It’s oft been mooted that the upper and lower classes share a common enemy: the middle class; in the same way, the young and old share a hearty dislike of the middle-aged. I am a member of both despised camps.
The middle class and middle-aged have a great deal in common: we are po-faced, neurotic, fatefully aware we have missed our chance for greatness, beset by financial worries, and constantly aware our allure is preparing to set sail, if it hasn’t already left the harbour. We pride ourselves on primly never breaking ranks and subscribe to Auberon Waugh’s hatred of anyone guilty of ‘sucking up to the young’.
Meanwhile, eighteen-year-olds and eighty-year-olds, if not footloose, are certainly fancy-free. I realised this when I compared two events held at my house in Puglia, in southern Italy: my son’s eighteenth birthday party this summer and an Oldie reader trip in 2009.
Despite being born sixty years apart, with technology taking the biggest leap since the invention of the railways, the two age-groups had lots in common: a desire to infuriate middle-aged me by a.) Trying to break every pre-agreed rule (no swimming after midnight); b.) Continually asking about the itinerary of which they have a copy in their hands; c.) Finding bars open in remote places at unusual times; d.) Staying up drinking as late as possible (7am in the case of the eighteen-year-olds); e.) Laughing loudly at their own jokes, which were often nonsensical; f.) Saying, ‘you look stressed, James’ when they’ve just blocked the loo for the third time or g.) Announcing ‘you’ve run out of beer/wine/limoncello’ as if I had purposefully thrown it all down the drain.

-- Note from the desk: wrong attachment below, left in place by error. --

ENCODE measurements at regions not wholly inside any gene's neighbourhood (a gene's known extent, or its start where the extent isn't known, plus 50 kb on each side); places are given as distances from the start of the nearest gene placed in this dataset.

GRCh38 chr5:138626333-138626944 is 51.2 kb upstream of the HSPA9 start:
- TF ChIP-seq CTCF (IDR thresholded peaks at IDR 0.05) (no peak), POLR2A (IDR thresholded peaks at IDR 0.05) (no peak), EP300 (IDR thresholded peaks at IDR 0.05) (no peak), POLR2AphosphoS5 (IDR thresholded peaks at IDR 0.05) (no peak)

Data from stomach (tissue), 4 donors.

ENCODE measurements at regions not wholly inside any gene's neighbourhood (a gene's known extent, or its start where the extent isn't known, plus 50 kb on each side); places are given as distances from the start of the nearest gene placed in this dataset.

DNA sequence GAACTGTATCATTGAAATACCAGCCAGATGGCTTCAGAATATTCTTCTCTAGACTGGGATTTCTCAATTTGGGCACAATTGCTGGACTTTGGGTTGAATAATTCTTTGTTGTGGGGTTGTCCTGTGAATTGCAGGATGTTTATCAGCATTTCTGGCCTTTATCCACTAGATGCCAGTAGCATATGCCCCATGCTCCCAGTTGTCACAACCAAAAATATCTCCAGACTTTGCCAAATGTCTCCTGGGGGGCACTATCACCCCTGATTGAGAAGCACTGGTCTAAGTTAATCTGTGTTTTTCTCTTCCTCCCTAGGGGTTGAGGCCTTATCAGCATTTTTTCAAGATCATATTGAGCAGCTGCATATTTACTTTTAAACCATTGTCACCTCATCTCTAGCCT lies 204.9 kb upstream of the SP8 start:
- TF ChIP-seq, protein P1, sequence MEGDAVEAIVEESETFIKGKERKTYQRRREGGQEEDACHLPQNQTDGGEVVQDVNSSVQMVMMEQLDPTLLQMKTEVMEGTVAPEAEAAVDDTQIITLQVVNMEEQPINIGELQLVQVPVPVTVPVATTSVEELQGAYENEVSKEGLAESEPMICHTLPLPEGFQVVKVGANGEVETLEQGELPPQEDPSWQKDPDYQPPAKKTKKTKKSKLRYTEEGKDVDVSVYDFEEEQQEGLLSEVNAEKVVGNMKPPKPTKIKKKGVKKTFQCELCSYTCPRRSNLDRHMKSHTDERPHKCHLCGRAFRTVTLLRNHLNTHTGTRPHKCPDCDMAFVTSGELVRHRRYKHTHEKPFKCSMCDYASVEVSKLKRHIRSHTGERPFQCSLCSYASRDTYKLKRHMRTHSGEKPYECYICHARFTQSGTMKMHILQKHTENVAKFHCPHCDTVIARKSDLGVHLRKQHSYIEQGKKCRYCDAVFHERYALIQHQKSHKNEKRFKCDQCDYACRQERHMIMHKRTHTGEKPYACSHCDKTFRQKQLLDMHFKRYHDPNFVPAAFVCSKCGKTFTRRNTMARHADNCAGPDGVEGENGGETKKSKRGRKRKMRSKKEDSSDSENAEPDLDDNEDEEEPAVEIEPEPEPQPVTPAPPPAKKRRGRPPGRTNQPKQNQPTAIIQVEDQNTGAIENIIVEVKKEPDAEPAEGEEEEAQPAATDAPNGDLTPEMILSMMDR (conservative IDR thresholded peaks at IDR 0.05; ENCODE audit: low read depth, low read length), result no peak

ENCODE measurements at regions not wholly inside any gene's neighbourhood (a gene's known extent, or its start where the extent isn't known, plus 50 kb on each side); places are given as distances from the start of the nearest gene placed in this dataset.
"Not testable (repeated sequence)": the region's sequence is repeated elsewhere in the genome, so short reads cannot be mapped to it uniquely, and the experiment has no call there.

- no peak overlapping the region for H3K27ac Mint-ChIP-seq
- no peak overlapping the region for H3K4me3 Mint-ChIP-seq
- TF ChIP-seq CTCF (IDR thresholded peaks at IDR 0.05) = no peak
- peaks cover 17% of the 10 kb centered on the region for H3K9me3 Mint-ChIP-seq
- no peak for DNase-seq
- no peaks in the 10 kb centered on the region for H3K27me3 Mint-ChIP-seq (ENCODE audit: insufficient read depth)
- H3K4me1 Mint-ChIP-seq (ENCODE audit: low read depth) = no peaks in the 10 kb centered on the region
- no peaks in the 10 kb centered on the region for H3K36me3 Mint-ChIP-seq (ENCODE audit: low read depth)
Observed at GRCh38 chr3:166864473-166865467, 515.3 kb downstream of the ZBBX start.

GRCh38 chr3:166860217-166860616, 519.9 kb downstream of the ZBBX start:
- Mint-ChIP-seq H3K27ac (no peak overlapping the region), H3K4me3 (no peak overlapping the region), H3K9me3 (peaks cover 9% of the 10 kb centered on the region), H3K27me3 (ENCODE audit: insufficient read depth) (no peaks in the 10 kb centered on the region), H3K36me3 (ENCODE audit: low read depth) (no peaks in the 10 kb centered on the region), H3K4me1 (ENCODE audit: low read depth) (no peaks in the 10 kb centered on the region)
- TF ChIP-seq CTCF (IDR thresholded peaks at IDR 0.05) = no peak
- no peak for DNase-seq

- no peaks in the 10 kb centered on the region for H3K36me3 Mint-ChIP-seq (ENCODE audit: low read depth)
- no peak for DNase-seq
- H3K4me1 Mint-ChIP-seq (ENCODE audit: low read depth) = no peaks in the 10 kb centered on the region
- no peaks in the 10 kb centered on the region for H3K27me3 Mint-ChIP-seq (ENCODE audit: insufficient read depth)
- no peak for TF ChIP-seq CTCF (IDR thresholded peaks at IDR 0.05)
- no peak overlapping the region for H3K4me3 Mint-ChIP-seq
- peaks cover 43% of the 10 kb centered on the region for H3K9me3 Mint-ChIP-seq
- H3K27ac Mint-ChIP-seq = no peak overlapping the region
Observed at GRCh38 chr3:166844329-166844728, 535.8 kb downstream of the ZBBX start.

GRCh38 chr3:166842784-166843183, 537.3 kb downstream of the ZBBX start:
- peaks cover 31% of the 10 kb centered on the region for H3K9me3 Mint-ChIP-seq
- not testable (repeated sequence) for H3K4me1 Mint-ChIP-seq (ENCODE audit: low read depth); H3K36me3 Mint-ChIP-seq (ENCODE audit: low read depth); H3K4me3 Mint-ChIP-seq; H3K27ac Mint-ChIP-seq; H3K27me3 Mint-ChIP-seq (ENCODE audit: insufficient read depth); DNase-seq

Both groups believe they are immortal: the eighty-year-olds often behave as if they have cheated the ferryman; the eighteen-year-olds don’t know who he is. This leads to a wholesale disregard for basic personal safety when, for example, crossing busy roads.
They also love getting lost: the old because it means they can continue shopping or drinking; the young because they can buy more cigarettes for the group. And they both love being found, as if they have bestowed a massive favour by their return. Attention-seeking is their raison d’être.
Both groups are polite, in that they have learned to ask ‘anything I can do to help?’ in the certain knowledge that no right-thinking adult would let them near a dishwasher. I finally cracked, and answered an eighteen-year-old girl’s faux plea: ‘Yes, why not wash the lettuce?’ After glaring at me as if I were the Child Catcher from Chitty Chitty Bang Bang, she then took so long at her allowed task, the remaining leaves had wilted by the time they hit the sink.
Ultimately, they indulge in a selfishness and self-indulgence not seen since Gomorrah’s heyday. My only consolation is that the young will soon be me, and I will soon be the old, desperate to annoy my middle-aged son.